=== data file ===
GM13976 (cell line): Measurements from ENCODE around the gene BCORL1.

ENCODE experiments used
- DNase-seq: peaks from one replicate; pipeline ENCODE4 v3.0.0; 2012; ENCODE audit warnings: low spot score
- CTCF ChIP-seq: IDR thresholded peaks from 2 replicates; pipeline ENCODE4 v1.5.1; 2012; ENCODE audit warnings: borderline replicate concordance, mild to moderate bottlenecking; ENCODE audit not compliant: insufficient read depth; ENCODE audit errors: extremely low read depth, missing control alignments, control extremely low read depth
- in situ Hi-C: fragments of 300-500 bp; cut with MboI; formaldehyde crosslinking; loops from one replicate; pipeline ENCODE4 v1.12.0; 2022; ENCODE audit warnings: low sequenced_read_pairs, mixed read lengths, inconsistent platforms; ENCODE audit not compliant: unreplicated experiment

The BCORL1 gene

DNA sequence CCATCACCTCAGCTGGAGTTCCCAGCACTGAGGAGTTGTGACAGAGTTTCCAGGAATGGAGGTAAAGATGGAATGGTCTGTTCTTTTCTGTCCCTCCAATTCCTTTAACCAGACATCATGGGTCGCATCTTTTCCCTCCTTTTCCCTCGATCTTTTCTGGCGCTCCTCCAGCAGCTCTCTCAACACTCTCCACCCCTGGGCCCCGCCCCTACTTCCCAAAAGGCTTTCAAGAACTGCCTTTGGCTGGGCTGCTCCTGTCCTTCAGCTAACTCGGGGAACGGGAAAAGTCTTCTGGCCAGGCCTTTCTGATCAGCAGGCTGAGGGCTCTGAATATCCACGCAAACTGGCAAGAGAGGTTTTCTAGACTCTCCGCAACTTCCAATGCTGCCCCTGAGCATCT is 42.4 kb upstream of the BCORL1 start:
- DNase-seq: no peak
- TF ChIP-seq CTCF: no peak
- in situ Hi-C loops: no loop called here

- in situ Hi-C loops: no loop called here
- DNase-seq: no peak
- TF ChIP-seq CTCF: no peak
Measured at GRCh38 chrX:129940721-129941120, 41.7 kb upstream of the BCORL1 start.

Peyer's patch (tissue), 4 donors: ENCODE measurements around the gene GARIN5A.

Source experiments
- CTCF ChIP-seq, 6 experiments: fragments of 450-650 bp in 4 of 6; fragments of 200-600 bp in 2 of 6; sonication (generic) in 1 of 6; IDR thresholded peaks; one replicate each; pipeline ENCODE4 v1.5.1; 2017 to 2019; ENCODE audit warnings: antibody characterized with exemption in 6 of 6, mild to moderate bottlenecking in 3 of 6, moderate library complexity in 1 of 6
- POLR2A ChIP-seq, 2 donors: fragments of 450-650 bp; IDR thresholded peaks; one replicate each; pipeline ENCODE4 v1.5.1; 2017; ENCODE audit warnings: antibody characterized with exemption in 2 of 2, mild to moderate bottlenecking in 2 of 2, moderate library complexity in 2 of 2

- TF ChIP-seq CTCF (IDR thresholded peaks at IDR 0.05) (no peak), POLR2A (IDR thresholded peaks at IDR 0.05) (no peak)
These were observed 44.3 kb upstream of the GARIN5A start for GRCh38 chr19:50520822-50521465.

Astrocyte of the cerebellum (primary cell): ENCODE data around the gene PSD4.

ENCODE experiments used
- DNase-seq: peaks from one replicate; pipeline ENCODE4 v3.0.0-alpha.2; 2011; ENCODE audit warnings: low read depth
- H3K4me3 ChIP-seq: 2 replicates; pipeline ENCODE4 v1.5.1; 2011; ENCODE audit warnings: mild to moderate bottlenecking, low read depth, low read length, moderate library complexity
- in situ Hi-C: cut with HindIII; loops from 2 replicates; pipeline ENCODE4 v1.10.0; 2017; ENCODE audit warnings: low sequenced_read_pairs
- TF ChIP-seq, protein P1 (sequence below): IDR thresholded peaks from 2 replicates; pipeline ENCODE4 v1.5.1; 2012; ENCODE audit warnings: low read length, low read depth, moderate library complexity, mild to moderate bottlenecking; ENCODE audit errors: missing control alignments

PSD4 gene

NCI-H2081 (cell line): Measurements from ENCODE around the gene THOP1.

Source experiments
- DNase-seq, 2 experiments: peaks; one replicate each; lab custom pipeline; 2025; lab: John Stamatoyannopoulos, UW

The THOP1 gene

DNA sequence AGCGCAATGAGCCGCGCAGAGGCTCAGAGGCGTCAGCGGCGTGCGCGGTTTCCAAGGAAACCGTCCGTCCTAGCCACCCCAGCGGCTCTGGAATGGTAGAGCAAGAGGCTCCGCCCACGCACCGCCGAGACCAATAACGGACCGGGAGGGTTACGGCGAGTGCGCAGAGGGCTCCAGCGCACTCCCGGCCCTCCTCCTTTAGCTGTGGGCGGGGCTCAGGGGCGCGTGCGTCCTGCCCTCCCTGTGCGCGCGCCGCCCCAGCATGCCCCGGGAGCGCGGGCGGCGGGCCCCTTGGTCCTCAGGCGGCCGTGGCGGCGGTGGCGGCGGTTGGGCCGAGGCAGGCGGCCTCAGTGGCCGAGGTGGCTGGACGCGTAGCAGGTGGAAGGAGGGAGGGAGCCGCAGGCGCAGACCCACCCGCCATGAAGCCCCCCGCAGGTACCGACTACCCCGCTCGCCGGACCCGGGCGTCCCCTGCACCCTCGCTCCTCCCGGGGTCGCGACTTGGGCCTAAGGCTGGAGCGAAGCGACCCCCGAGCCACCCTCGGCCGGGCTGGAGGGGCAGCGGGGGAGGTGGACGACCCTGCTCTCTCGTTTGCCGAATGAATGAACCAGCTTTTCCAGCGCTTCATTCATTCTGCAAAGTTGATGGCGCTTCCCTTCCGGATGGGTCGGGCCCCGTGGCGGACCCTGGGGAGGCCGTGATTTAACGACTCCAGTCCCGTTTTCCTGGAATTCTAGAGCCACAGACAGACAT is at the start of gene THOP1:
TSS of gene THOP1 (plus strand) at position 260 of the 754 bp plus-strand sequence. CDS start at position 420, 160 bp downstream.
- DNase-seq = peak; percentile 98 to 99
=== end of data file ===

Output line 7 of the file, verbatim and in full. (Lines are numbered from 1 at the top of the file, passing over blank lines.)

DNA sequence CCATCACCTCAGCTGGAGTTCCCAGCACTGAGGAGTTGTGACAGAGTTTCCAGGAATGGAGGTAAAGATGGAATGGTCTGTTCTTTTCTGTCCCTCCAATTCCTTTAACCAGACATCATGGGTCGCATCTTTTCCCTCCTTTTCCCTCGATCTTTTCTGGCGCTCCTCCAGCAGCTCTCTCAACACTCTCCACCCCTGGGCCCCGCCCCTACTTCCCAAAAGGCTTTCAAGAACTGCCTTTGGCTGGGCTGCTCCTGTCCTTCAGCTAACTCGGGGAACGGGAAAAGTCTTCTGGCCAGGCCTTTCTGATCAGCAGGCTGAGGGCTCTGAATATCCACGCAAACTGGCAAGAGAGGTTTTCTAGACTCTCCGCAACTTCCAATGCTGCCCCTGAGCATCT is 42.4 kb upstream of the BCORL1 start: